|Jennifer Josef, ILGA-ASIA|
|Jennifer Josef, ILGA-ASIA|
Gay activists have warned of dire consequences if the proposed refugee swap deal between Australia and Malaysia goes ahead.
With the proposed asylum seeker swap between Australian and Malaysia due to begin shortly, the Greens and gay and lesbian rights groups have voiced their alarm and concern that refugees who happen to identify as LGBTI may face significant discrimination and persecution once transferred.
The calls intensified after Malaysia was one of only 19 nations to have voted against a recently passed UN resolution promoting gender and sexuality rights
Gay sex is illegal in Malaysia and homosexuals face discrimination from government policies, such as a law that makes sodomy punishable by 20 years in prison.
Earlier this year, the BBC also reported how education officials in the conservative Malay state of Terengganu compelled over 60 boys identified as ‘effeminate’ to attend special religious and physical camps for counselling on masculine behaviour.
Senthorun Raj, from the Gay and Lesbian Rights Lobby, told SX that sexual and gender minorities in Malaysia not only lack recognition, but also experience considerable and serious maltreatment.
“It is extremely concerning that Australia is proposing to ‘swap’ asylum seekers with a country that is not a signatory to the Refugee Convention.
“If the proposed asylum swap takes place, LGBTI asylum seekers may be caught in an absurd situation where they are held for ‘processing’ by a Government that not only refuses to recognise their status as refugees, but also persecutes them on the basis of their sex, sexuality or gender diversity,” Raj said.
Greens’ immigration and LGBTI spokesperson, Senator Sarah Hanson-Young, told SX that Malaysia does not have a good record when it comes to LGBTI rights.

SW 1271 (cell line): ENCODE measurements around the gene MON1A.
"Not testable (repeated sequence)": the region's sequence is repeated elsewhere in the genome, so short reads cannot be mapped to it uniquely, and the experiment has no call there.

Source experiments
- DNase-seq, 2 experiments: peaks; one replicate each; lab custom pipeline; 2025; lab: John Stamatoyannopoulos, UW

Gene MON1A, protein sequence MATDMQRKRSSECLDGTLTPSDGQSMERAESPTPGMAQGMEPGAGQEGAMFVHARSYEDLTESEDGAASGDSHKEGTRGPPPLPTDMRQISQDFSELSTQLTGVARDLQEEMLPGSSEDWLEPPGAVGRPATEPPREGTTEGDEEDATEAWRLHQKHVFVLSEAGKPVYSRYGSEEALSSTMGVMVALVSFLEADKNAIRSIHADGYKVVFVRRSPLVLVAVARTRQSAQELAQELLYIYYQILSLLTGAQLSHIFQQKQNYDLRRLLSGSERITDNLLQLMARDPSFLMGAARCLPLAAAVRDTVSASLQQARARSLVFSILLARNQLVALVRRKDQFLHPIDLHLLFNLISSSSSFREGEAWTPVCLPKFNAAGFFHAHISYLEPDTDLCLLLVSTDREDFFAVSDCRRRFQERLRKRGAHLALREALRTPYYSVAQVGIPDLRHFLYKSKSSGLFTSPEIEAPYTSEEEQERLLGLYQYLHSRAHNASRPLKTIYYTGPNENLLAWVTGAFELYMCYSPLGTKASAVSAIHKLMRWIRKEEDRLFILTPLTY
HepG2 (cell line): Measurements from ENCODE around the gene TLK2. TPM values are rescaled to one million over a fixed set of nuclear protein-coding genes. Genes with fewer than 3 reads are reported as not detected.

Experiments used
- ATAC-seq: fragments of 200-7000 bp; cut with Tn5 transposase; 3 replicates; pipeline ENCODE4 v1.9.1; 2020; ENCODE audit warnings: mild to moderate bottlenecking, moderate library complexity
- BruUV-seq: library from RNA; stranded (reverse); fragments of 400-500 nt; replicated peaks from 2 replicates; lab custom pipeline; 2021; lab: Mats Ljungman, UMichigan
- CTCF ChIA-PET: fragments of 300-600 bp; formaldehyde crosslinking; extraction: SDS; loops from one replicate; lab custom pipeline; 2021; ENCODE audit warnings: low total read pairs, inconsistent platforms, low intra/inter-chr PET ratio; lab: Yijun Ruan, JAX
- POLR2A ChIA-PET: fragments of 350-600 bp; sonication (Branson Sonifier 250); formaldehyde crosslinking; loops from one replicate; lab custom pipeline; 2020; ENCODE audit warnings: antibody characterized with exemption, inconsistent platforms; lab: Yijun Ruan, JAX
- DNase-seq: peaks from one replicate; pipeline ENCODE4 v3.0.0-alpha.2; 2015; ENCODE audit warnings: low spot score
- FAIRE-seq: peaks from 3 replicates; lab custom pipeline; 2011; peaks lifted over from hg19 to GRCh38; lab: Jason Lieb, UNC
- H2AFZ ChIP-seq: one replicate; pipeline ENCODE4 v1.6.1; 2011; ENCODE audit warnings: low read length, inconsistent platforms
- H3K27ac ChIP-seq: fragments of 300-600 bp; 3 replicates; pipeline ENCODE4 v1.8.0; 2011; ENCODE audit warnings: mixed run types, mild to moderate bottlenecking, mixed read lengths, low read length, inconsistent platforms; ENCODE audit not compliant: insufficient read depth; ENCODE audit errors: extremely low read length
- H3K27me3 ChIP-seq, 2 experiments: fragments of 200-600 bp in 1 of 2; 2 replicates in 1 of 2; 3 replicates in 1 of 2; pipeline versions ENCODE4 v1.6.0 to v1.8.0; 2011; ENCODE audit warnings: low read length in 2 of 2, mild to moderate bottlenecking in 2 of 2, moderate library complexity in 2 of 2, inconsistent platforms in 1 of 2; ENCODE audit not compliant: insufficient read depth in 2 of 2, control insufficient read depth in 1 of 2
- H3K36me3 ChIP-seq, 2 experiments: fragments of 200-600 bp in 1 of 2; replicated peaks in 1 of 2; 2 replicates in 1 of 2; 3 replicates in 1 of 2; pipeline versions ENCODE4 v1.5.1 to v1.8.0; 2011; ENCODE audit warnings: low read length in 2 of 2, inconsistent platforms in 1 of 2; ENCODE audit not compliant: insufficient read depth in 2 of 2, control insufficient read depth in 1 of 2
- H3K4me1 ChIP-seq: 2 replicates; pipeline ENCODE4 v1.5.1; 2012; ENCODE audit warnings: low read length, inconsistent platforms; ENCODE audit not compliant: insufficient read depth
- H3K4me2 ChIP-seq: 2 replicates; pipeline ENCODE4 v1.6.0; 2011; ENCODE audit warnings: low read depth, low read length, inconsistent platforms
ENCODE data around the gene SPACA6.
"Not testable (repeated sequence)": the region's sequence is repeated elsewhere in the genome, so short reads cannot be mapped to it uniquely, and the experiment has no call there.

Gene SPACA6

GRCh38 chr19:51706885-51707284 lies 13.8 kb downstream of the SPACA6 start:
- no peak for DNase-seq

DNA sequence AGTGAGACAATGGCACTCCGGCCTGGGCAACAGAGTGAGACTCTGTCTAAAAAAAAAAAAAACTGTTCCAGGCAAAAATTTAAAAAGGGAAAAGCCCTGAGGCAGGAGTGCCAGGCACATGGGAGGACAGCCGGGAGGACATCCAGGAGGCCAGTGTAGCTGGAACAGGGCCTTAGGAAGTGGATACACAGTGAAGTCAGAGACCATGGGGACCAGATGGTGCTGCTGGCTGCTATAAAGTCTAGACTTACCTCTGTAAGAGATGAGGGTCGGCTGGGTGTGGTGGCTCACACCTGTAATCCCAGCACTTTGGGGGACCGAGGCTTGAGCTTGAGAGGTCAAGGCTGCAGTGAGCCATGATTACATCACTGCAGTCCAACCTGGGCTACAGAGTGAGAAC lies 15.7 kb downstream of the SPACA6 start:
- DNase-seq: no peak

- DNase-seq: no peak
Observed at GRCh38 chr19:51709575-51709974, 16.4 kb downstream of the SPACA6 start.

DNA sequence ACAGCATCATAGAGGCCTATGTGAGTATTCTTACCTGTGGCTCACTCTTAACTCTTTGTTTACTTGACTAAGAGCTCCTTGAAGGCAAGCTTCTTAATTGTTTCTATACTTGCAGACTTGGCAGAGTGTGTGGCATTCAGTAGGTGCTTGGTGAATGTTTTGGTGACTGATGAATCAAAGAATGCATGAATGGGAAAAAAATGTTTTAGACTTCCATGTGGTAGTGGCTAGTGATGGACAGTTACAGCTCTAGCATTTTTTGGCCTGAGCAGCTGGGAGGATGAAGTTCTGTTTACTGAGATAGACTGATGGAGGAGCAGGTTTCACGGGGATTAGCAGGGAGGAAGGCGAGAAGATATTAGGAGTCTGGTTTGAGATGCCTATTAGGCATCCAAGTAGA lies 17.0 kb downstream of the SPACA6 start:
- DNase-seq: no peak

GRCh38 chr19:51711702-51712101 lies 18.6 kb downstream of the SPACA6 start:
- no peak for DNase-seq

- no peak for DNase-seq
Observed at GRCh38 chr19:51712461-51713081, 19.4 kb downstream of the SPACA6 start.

“If there are people on Christmas Island who have fled their homeland because of their sexual orientation or gender identity, it would be grossly irresponsible for Australia to be sending asylum seekers to an environment where their human rights are not protected,” Hanson-Young said.
The warnings came as federal Opposition immigration spokesman Scott Morrison returned last week from a recent visit to Malaysia, suggesting that local officials had told him there would be “no preferential treatment” for the 800 asylum seekers the Australian Government is planning to send in return for 4000 people who have already been granted refugee status.
“That means, and we went through this, they won’t be able to go to public schools, they won’t be able to go to public hospitals unless they pay, they won’t have work rights, which leaves them very exposed.
“They confirmed to us in the meeting they’d have to find their own accommodation when they got out of that initial place for processing. They’ve got to pay for that,” Morrison told the ABC.
A spokesperson for Immigration Minister Chris Bowen told SX that while there would be “no blanket exemptions under the agreement”, asylum seekers transferred to Malaysia could expect to be treated with dignity and respect while undergoing health and identity checks before being released into the community.
“We also have the involvement and close consultation of the UNHCR, who will assist and process any asylum seekers transferred,” the spokesperson said. (SXnews)